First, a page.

Question #3: Are certain regional mega-cities more prone to overcrowding than others? What are the likely causes of any disparities?

The density statistics from this study are fascinating and worth analyzing, so I present them to you now. First, refer below for the globe’s 25 cities with the highest density ratios:

city mega-cities density

The world’s 25 cities with the highest density ratios

Quick Impressions

  • This list resembles nothing of our first two measures of city population and city area.
  • Surprising Stat: India absolutely rules this list, as 11 of the 25 cities are from there.
  • Important Note: “Density: Built-Up Area” will always be higher than that of “Density: Urban Extent”. Read below to see why.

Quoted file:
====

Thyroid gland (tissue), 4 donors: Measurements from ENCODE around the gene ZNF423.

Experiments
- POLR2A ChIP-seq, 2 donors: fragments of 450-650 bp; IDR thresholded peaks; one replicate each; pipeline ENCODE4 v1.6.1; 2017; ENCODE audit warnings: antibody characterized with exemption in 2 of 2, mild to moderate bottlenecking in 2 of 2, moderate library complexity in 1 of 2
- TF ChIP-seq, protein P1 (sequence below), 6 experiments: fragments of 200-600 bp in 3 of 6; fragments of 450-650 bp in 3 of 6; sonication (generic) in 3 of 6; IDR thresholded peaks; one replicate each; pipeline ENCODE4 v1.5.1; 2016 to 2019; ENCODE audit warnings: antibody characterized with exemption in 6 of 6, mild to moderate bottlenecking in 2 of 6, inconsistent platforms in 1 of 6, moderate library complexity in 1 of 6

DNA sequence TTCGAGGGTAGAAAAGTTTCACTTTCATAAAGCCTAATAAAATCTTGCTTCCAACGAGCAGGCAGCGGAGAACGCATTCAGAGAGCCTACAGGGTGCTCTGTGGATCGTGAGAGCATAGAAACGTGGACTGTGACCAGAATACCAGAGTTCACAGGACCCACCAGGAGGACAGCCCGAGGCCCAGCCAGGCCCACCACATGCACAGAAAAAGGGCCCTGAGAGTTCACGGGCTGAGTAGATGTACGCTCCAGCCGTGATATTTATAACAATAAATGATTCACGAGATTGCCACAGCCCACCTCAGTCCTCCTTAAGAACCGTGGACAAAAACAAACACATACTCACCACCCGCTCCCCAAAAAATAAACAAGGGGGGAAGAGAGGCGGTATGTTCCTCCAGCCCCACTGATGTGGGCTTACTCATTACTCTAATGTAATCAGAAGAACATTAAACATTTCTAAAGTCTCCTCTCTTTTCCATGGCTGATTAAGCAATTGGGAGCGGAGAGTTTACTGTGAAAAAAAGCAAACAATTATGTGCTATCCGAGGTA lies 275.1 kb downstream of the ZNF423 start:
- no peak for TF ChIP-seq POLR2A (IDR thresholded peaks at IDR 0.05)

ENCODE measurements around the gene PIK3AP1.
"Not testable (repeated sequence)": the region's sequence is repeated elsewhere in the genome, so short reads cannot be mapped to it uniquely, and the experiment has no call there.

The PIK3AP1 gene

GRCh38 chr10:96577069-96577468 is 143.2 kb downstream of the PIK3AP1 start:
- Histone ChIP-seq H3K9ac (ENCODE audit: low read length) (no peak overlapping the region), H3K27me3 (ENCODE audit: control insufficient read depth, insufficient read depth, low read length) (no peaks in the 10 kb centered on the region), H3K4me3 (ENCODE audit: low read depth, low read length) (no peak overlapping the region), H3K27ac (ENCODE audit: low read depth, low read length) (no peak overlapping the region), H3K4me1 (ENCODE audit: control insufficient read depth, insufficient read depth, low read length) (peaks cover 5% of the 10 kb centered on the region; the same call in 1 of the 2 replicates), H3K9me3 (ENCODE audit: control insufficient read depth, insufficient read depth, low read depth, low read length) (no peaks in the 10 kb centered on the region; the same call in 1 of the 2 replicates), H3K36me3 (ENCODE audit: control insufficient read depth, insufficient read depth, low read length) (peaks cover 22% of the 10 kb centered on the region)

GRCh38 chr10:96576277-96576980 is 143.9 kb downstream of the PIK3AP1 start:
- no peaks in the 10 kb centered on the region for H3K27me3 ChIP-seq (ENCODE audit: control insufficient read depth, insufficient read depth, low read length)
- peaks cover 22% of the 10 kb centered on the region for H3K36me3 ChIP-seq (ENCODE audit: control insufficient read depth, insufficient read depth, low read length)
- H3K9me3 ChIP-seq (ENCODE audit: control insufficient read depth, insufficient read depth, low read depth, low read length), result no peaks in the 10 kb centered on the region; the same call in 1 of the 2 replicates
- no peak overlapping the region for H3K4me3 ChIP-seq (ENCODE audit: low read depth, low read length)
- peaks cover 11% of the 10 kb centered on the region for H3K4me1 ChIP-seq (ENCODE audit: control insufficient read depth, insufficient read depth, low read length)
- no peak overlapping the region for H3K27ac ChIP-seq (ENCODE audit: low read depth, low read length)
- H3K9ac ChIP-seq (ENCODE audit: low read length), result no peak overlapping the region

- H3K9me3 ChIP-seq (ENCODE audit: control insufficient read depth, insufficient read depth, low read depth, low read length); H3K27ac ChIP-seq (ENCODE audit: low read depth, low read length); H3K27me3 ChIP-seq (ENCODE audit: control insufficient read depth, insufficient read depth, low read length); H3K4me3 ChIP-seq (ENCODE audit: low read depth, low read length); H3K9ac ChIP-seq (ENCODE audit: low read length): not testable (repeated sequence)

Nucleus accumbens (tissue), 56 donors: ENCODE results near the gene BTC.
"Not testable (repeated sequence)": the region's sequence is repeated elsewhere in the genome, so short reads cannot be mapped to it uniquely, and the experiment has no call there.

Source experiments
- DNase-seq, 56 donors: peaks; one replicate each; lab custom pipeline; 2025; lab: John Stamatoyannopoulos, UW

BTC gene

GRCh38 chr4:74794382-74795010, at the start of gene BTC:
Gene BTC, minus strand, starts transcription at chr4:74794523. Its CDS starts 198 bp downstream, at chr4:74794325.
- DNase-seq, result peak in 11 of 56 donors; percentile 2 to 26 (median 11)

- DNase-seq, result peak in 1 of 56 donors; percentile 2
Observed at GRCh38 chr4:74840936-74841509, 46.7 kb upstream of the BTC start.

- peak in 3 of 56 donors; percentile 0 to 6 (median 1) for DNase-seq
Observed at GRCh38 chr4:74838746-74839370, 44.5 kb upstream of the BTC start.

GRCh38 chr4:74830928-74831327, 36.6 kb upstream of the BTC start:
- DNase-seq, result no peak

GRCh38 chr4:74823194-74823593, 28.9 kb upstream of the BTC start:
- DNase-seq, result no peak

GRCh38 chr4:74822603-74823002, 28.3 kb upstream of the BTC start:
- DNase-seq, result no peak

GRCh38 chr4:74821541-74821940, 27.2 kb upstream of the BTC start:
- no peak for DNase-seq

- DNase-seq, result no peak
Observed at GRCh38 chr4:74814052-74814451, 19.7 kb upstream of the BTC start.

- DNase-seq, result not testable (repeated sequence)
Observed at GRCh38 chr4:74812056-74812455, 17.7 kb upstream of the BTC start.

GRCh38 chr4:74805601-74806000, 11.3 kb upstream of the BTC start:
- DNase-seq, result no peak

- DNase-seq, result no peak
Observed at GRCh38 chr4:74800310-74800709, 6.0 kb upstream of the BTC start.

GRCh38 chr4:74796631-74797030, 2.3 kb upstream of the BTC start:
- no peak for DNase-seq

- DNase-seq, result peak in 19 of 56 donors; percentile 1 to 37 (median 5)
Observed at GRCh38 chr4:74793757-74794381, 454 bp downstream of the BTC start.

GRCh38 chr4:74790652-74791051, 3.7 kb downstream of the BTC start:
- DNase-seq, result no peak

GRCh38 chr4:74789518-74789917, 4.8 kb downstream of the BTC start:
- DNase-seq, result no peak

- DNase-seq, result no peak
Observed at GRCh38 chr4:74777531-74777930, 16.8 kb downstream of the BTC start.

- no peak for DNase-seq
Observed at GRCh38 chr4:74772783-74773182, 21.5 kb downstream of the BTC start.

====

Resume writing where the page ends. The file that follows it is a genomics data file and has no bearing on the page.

There are two density ratios presented here: “Density: Urban Extent” and “Density: Built-Up Area”. These are simple to define and help provide a relational point to one another.

“Density: Urban Extent” = Number of Citizens / City’s Urban Extent Area (a.k.a. the entire city)

“Density: Built-Up Area” = Number of Citizens / City’s Built-Up Area (a.k.a. it’s downtown/developed district)

We want to measure how dense a city’s downtown area is. We also want to measure a city’s density overall. So let’s analyze the highest-ranked city above to illustrate how this works.